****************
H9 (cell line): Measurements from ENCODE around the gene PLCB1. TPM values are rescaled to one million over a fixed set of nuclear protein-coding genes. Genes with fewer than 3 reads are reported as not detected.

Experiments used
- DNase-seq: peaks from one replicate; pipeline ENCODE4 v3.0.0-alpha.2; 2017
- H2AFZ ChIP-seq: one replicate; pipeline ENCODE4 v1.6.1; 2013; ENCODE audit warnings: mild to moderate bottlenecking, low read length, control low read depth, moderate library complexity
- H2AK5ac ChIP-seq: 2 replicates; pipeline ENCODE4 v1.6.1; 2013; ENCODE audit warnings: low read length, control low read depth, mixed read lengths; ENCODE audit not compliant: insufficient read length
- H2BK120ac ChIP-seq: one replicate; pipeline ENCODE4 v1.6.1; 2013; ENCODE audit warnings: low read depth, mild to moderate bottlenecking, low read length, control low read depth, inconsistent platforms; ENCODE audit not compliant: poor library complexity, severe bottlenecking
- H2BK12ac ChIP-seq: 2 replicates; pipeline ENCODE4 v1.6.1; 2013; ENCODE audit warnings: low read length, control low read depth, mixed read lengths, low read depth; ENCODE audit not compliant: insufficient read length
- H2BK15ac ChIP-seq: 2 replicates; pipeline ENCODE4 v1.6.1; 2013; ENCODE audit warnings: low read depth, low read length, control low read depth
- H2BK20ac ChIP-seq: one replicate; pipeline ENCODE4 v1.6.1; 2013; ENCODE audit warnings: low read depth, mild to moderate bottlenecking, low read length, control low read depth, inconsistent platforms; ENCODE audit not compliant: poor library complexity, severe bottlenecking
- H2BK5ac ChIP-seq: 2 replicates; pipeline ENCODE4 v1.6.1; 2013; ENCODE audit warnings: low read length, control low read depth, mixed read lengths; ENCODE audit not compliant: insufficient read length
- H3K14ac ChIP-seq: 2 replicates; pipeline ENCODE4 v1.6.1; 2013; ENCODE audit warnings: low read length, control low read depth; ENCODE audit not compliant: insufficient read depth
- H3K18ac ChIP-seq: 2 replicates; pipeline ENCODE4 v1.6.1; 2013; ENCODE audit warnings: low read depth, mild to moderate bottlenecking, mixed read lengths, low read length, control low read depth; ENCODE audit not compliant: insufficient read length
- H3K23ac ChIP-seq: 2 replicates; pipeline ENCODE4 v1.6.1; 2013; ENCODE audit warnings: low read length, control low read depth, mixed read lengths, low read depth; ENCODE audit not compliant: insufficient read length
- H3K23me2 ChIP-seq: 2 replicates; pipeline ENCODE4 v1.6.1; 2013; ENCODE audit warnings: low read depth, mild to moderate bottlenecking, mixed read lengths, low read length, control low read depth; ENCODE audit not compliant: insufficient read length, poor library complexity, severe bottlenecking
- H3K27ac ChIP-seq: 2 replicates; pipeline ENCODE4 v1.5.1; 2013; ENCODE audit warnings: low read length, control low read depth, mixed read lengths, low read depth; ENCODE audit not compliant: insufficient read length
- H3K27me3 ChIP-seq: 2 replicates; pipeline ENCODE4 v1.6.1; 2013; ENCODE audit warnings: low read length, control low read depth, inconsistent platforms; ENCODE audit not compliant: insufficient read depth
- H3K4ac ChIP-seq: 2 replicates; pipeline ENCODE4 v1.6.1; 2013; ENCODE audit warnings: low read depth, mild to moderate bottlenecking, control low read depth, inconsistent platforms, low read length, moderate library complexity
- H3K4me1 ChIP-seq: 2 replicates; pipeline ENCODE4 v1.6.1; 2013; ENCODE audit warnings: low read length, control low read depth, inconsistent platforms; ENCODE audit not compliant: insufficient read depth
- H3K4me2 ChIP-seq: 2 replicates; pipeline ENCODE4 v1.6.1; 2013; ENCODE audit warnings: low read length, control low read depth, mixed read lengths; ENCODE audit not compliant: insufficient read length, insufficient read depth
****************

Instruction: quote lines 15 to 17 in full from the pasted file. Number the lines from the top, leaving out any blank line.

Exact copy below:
- H3K27ac ChIP-seq: 2 replicates; pipeline ENCODE4 v1.5.1; 2013; ENCODE audit warnings: low read length, control low read depth, mixed read lengths, low read depth; ENCODE audit not compliant: insufficient read length
- H3K27me3 ChIP-seq: 2 replicates; pipeline ENCODE4 v1.6.1; 2013; ENCODE audit warnings: low read length, control low read depth, inconsistent platforms; ENCODE audit not compliant: insufficient read depth
- H3K4ac ChIP-seq: 2 replicates; pipeline ENCODE4 v1.6.1; 2013; ENCODE audit warnings: low read depth, mild to moderate bottlenecking, control low read depth, inconsistent platforms, low read length, moderate library complexity